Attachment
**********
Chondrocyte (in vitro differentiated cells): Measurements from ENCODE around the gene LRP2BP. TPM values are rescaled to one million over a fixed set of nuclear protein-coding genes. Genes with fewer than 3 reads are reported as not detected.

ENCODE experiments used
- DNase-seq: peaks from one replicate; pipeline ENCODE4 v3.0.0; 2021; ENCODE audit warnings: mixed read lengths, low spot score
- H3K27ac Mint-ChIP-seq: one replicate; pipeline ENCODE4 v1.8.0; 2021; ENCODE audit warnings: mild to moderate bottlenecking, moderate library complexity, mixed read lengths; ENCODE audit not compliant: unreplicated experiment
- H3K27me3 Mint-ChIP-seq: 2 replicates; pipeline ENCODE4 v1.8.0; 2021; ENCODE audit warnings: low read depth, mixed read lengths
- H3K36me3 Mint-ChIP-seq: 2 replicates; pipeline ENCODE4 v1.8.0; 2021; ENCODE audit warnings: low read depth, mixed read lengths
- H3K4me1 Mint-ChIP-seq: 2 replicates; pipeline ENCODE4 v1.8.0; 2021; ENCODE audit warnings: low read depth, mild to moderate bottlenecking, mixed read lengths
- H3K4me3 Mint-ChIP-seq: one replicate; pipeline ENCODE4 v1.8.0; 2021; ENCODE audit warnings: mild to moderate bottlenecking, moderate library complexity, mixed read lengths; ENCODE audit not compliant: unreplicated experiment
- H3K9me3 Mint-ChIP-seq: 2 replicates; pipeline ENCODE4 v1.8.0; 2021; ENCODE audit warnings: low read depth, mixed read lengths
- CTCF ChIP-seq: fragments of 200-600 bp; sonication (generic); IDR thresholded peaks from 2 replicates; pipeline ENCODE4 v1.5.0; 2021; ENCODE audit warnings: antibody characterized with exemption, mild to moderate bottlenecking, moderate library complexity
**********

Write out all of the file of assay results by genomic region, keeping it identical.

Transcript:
Chondrocyte (in vitro differentiated cells): Measurements from ENCODE around the gene LRP2BP. TPM values are rescaled to one million over a fixed set of nuclear protein-coding genes. Genes with fewer than 3 reads are reported as not detected.

ENCODE experiments used
- DNase-seq: peaks from one replicate; pipeline ENCODE4 v3.0.0; 2021; ENCODE audit warnings: mixed read lengths, low spot score
- H3K27ac Mint-ChIP-seq: one replicate; pipeline ENCODE4 v1.8.0; 2021; ENCODE audit warnings: mild to moderate bottlenecking, moderate library complexity, mixed read lengths; ENCODE audit not compliant: unreplicated experiment
- H3K27me3 Mint-ChIP-seq: 2 replicates; pipeline ENCODE4 v1.8.0; 2021; ENCODE audit warnings: low read depth, mixed read lengths
- H3K36me3 Mint-ChIP-seq: 2 replicates; pipeline ENCODE4 v1.8.0; 2021; ENCODE audit warnings: low read depth, mixed read lengths
- H3K4me1 Mint-ChIP-seq: 2 replicates; pipeline ENCODE4 v1.8.0; 2021; ENCODE audit warnings: low read depth, mild to moderate bottlenecking, mixed read lengths
- H3K4me3 Mint-ChIP-seq: one replicate; pipeline ENCODE4 v1.8.0; 2021; ENCODE audit warnings: mild to moderate bottlenecking, moderate library complexity, mixed read lengths; ENCODE audit not compliant: unreplicated experiment
- H3K9me3 Mint-ChIP-seq: 2 replicates; pipeline ENCODE4 v1.8.0; 2021; ENCODE audit warnings: low read depth, mixed read lengths
- CTCF ChIP-seq: fragments of 200-600 bp; sonication (generic); IDR thresholded peaks from 2 replicates; pipeline ENCODE4 v1.5.0; 2021; ENCODE audit warnings: antibody characterized with exemption, mild to moderate bottlenecking, moderate library complexity